And while the sheer pervasiveness of the camera phone is clear and hard to find an argument, I can’t help but think of the ‘numbers’: how many times have we updated our phones? Is it because the camera is better or is it because we are ‘eligible’ for an upgrade? What drives the statistics of the number of phones with cameras sold is more than just more people having camera phones. It is very much related to the artificial obsolescence of the technology. Whereas professional film cameras (and even better quality consumer cameras) operated more via actual obsolescence, ie I shot with a Rolleicord twin lens from 1966, there is no real need to upgrade that technology; I also bought it used. So I feel like there are some unsubstantiated claims that need to be considered. Ultimately, I do think that digital photography is radically altering how we interact, see, perceive, and negotiate the world, so I don’t think his argument is wrong. But I do feel dissatisfied with its thoroughness and understanding of how the analog has changed, and whether those changes are ‘narratives’, or derived from research on self-identifying ‘photographers’. While it’s fine to focus on the amateur or ‘citizen photographer’ aspect, it becomes less solid an argument when the comparison to ‘official’ photographers, whatever that might mean, seems less founded or considered.
That was the first point. Well, it was more like 5, but I’m counting it as one. The second point seems more serious than picking at his argument. Hand relies heavily on Actor Network Theory to articulate the ways in which photograph has spread and altered, radically or in subtle ways, our daily habits and perceptions, how we envision our daily lives, what the implications are for memory, both individual and collective, as well as how the convergence of different technological advancements have created the conditions that have enabled digital photography to take hold to the degree it has. Now, I think ANT is a very good tool to help uncover how something as seemingly ‘inert’ as technology can travel the way it does, either through ‘novel’ practices or through continued practices that continue to extend existing ones. (and for the record, if I read ‘novel’ one more time… it stops meaning anything when it is offered without example. Novel? To whom? To the photographer? the amateur? the theorist? the scientist?) So on the one hand, I think it gives an adequate amount of agency to technology that it doesn’t normally get. But what I find wholly dissatisfying with ANT as the single theory (which seems to be the case here) is that is simply lacks a politics. Granted, Latour will argue till he’s blue in the face that you just need to let the actors speak. But there is an important layer missing here, these actors don’t speak in a vacuum. In relation to Hand’s text, it lacks a critique of how capitalism helps drive some of these changes, if fails miserably to articulate how the individual is persuaded by continent factors like advertising or peer networks, it lacks a critical assessment of how the neoliberal subject might unwittingly help advance the adoption of the tool through the narrative of individualism and freedom. It fails to give meaningful attention to individual desires and how these desires drive us to make decisions or engage in practices that are knowingly potentially harmful, either out of ease, laziness, the desire to connect, etc.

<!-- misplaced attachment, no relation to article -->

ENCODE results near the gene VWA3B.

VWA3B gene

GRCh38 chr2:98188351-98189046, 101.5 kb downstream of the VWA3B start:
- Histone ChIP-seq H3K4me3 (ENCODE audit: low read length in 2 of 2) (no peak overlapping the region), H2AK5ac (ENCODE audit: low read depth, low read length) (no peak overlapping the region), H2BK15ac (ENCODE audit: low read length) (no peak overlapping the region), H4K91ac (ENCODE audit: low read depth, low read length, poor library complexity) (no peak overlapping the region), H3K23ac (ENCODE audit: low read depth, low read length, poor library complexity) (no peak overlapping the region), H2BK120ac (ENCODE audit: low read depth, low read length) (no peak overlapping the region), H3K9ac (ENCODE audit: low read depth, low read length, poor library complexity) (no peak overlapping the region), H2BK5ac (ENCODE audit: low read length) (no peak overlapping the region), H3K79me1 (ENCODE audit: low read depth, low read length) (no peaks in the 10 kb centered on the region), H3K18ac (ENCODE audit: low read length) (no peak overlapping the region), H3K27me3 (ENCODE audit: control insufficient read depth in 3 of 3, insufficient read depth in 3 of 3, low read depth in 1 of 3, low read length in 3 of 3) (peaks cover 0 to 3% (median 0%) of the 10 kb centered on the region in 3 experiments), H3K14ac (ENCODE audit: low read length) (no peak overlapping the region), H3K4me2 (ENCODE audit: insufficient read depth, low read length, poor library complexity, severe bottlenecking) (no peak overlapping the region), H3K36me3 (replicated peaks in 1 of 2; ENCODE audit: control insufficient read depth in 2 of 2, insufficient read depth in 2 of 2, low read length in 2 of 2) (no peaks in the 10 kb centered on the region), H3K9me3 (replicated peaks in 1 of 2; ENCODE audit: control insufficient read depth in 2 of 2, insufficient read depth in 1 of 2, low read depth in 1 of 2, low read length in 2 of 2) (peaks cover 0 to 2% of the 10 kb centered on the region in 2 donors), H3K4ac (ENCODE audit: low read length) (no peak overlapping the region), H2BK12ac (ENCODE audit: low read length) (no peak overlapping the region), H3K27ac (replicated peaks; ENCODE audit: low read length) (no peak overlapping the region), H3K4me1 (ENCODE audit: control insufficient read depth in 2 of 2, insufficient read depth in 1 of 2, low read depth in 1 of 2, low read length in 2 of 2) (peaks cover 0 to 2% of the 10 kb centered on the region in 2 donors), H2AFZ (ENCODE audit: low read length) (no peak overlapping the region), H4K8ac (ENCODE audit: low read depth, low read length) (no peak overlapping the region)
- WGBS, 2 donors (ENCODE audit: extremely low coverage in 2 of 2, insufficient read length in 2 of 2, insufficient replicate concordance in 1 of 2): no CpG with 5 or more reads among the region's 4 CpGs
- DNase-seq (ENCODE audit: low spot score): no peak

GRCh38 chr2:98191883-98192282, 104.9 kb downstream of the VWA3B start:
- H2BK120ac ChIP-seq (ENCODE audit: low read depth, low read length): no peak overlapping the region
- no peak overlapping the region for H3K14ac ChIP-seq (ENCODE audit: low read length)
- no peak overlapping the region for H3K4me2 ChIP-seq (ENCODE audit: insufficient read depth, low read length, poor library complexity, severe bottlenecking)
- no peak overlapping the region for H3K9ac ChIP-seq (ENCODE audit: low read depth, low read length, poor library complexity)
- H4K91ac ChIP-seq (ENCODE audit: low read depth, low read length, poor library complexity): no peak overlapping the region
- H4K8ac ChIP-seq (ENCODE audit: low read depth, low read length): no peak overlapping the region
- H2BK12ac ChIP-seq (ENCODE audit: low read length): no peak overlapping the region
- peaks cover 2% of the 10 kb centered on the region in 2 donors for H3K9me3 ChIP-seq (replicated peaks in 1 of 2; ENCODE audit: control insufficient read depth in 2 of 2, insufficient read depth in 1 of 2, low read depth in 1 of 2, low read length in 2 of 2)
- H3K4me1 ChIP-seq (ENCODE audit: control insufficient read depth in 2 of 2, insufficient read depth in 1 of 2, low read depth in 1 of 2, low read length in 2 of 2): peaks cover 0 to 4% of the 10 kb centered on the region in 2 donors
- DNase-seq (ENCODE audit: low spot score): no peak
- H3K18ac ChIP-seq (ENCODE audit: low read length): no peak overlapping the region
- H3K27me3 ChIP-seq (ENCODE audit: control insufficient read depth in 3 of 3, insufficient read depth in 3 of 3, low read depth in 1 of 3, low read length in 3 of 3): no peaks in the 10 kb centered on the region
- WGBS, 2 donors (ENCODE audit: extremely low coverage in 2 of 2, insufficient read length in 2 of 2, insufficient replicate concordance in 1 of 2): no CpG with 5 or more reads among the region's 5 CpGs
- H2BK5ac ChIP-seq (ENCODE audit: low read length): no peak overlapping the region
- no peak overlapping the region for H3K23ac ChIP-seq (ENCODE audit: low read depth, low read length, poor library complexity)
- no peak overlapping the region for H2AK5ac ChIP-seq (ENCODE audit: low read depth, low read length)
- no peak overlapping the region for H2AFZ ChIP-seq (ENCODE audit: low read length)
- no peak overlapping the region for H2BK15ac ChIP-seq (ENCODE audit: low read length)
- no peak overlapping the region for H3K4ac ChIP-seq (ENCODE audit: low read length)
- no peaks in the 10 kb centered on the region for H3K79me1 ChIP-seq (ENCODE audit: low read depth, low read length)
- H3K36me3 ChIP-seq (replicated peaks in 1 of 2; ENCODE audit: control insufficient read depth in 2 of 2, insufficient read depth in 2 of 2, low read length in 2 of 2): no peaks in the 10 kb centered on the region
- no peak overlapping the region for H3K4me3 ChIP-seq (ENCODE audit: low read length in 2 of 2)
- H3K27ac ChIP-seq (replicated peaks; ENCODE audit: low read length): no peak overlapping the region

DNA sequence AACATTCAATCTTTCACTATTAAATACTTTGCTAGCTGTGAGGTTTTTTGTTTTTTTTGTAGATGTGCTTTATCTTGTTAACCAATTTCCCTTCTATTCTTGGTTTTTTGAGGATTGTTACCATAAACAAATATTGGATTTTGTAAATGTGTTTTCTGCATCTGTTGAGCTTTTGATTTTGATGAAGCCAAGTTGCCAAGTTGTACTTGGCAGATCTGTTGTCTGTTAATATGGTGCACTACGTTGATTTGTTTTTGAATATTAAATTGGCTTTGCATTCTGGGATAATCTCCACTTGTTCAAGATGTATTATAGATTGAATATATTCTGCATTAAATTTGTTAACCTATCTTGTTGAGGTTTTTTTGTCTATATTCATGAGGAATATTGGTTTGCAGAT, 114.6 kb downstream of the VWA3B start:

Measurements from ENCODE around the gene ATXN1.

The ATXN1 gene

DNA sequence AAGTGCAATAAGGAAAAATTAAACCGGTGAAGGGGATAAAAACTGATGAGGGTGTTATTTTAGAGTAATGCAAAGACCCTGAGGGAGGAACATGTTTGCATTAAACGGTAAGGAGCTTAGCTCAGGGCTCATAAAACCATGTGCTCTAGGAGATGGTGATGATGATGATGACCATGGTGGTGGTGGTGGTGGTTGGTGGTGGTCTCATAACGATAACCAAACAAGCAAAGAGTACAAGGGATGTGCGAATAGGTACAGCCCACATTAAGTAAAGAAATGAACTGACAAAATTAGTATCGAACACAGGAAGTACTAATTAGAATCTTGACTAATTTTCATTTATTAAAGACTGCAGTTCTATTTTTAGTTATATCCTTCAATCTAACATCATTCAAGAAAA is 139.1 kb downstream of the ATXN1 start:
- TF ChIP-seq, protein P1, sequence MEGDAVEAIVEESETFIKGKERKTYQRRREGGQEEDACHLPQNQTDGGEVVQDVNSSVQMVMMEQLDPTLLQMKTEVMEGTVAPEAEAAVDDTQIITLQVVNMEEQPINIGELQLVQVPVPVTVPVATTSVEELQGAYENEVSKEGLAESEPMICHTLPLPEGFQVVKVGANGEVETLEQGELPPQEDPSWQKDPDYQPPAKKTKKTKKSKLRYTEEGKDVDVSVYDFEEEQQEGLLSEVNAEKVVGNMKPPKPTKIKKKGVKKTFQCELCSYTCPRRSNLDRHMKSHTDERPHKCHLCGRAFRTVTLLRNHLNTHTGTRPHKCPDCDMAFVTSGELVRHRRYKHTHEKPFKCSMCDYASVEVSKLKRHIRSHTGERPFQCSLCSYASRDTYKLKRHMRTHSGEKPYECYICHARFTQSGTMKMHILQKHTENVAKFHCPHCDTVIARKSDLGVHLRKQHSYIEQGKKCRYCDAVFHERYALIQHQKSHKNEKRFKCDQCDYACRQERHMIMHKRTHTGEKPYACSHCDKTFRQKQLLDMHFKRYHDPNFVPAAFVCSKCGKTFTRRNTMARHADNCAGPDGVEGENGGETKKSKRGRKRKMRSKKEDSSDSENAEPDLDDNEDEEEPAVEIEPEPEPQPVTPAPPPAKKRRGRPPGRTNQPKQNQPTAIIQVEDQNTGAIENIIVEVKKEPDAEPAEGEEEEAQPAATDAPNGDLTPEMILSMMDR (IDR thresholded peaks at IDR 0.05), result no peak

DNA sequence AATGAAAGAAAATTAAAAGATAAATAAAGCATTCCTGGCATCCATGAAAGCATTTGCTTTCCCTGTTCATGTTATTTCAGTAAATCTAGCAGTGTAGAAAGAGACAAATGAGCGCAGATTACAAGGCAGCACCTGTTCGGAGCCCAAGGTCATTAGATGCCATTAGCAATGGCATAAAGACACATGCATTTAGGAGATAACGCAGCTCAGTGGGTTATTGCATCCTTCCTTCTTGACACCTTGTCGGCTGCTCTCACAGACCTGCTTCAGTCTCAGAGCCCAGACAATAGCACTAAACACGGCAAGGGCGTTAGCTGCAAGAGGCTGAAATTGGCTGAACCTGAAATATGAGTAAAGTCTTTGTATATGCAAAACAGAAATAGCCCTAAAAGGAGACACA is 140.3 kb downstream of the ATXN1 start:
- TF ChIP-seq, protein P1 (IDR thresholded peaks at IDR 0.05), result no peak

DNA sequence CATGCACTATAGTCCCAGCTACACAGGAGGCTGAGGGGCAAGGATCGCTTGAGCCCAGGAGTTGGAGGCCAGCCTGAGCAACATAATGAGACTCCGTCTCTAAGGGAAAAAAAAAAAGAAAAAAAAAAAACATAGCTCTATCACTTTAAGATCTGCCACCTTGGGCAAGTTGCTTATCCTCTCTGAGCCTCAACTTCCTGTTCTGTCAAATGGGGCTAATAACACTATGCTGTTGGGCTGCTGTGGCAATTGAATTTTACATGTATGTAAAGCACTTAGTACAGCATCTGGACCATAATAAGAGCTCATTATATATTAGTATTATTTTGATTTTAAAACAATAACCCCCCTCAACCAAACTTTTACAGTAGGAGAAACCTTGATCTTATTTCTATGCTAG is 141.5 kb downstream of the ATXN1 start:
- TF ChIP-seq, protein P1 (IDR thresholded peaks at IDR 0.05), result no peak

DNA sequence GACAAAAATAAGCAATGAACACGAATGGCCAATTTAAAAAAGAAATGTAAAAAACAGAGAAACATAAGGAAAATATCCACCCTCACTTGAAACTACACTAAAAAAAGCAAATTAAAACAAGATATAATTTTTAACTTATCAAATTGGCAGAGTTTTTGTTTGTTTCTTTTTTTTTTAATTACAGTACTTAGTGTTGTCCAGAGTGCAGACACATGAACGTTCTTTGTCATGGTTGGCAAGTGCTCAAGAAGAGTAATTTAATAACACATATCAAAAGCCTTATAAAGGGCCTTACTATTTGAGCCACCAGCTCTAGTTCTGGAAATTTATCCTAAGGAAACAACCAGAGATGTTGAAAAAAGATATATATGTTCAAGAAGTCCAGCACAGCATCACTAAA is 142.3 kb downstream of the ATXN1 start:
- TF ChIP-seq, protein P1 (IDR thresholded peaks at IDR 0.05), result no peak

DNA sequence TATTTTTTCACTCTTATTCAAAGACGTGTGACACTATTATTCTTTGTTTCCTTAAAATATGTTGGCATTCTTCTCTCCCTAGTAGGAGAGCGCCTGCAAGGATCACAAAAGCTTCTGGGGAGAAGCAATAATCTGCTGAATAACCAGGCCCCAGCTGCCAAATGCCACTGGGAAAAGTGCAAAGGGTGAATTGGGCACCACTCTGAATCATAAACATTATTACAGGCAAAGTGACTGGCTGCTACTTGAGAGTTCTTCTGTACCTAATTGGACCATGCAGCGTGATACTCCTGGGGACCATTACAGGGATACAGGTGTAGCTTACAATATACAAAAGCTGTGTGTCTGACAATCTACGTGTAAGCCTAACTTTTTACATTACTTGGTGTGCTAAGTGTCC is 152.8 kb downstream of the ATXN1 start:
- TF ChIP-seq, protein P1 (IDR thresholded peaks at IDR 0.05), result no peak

What Hand’s book lacks is a level of micropolitics. It engages how technology is part of a complex assemblage that evolves in unanticipated ways, but it isn’t able to really give a satisfying account of how or why this happens at the individual level. While technology (camera, film, or otherwise) should be considered an actor in its own right, its adoption is not given, and there are more explanations than a simple, neat convergence that has enabled a radical extension of ‘novel’ practices that have shifted the overall plane. In short, Hand needs D & G to help make his argument. But. I’ll stop there, because that is actually my argument, not his. But it gives me very solid ground to stake out for myself with the dissertation. ANT and technology is easy. It makes sense and offers some valuable conceptual tools and method to sketch out complex topics/situations. But that is not enough. Technology is only neutral in a black box. As the boys say, how it is put into play, how it is actualized, is of utmost importance.